How many times have you misplaced a comma, forgotten where to use a semicolon, or tried in vain to understand the difference between an em dash and an en dash? Don’t worry, it’s not just you. There are specific rules for punctuation, but when people aren’t confident in those rules, they tend to sprinkle in punctuation liberally — and sometimes incorrectly. Let’s look at some of the most common — and perhaps most egregious — punctuation blunders.
We blame the trend of “air quotes” for all of the unnecessary quotation marks in the world.
You use quotation marks with direct quotes, titles, dialogue, nicknames, and sometimes to imply a hidden meaning. But for some reason, people like to use quotation marks where they really don’t belong, usually to place emphasis on a “certain” word or phrase. (Those quotation marks are unnecessary.)
For instance, you don’t need them on signage at your store unless you are directly quoting your latest positive review. No one is quoting that “bananas” are on sale. And if you claim that something is “sugar-free,” your friends might wonder whether it’s really safe for a diabetic, or if you’re playing some kind of tasteless joke.
Apostrophes are for possessives and contractions. And yet, how many times do you see someone use them for plurals or last names? Sometimes the lack of an apostrophe can make a word look odd, but resist the urge to use an apostrophe. It’s not “menu’s,” because the menu doesn’t own anything. If it’s a plural, it’s not necessary.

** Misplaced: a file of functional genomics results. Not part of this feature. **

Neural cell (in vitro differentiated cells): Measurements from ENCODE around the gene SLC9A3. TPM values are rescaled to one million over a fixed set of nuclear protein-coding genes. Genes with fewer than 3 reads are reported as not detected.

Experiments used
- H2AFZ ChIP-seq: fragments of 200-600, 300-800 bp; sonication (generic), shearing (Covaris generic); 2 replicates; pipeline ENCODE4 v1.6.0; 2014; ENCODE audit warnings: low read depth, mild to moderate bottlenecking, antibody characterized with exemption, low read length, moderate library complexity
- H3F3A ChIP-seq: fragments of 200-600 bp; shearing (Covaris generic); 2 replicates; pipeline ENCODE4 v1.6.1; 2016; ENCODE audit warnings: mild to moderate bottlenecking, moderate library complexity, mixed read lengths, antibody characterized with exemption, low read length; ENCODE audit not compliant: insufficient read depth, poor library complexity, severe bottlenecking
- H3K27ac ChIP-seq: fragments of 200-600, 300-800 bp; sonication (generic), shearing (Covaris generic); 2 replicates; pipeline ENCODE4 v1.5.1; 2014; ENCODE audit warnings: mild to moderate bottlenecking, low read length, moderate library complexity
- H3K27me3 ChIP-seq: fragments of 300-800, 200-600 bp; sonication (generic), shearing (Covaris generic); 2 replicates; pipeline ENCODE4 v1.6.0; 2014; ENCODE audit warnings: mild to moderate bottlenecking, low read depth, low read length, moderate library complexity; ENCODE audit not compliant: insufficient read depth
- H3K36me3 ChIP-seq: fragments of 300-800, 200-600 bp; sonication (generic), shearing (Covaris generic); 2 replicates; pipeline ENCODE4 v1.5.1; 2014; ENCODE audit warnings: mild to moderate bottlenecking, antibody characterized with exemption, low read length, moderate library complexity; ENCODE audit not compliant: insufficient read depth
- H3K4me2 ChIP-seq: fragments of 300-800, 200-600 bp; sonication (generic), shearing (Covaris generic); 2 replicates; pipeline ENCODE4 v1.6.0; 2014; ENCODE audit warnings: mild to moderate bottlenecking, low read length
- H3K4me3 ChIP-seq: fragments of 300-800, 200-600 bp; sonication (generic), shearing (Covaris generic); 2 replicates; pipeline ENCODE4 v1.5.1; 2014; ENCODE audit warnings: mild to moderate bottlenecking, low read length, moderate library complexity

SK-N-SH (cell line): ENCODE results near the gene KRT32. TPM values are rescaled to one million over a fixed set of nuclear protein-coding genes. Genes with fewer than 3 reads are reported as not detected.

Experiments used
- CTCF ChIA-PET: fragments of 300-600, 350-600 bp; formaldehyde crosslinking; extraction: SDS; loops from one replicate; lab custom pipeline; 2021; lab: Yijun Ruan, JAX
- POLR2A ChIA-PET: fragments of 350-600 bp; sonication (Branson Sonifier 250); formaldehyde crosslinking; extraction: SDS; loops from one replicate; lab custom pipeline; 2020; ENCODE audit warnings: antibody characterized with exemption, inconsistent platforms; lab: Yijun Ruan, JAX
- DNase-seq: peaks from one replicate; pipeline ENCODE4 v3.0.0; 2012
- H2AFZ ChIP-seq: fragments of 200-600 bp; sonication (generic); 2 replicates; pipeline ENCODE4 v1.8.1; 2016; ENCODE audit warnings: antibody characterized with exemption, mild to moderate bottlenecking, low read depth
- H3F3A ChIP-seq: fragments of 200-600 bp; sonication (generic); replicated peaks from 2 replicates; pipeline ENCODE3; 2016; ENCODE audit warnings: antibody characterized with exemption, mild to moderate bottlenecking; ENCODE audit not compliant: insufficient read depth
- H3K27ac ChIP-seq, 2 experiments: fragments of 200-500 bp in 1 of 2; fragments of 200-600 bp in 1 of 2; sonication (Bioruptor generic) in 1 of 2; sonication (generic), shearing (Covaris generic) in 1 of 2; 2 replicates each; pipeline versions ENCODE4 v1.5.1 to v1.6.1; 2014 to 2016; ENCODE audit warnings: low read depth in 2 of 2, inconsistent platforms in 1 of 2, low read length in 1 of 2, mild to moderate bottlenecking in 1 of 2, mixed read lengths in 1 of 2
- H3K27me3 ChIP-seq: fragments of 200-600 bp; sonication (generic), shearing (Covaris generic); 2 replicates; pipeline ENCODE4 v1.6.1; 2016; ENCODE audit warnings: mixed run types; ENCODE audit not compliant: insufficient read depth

Likewise, last names can be confusing when they end in “S.” But that doesn’t mean you’re keeping up with the Jones’s. They’re Joneses because the plural -es rule applies here. However, if you’re trying to say something belongs to Mr. Jones, that item is Mr. Jones’s.
Hyphen mistakes are a lot like apostrophe mistakes. Hyphens have a proper place, but it seems to confuse people. The most common CORRECT use of hyphens is with compound modifiers. When two or more descriptive words are modifying another word, you use a hyphen to turn those words into a compound modifier.
Unlike compound modifiers, compound words do not use a hyphen, and that’s where most people fall into trouble.
A compound word is when you take two words and combine them into one word with a unique meaning. Red and head, for example.
Example: The redhead ran home to eat his favorite dinner.
Commas seem to be everyone’s nemesis. There are so many correct usages for commas, but let’s go over a couple of the most common mistakes.
1) Don’t use a comma after a conjunction in a compound sentence.
Incorrect: They asked him to go but, he didn’t want to join them.
Correct: They asked him to go, but he didn’t want to join them.
A compound sentence is joining two phrases that could function on their own as a complete sentence. The comma + conjunction (but, and, or) is replacing the period. You also don’t need to use a comma if the second phrase (dependent clause) is not a complete sentence on its own.
Example: He thought about going to the party but decided not to.
2) Remember to set off nonessential words or phrases by commas.
Incorrect: My favorite dress unfortunately shrank in the dryer.
Correct: My favorite dress, unfortunately, shrank in the dryer.
The commas are indicating the sentence would still make sense without that word.
How many of these mistakes have you spotted in the wild? Make sure to keep your red pen at the ready to correct these common punctuation mistakes.
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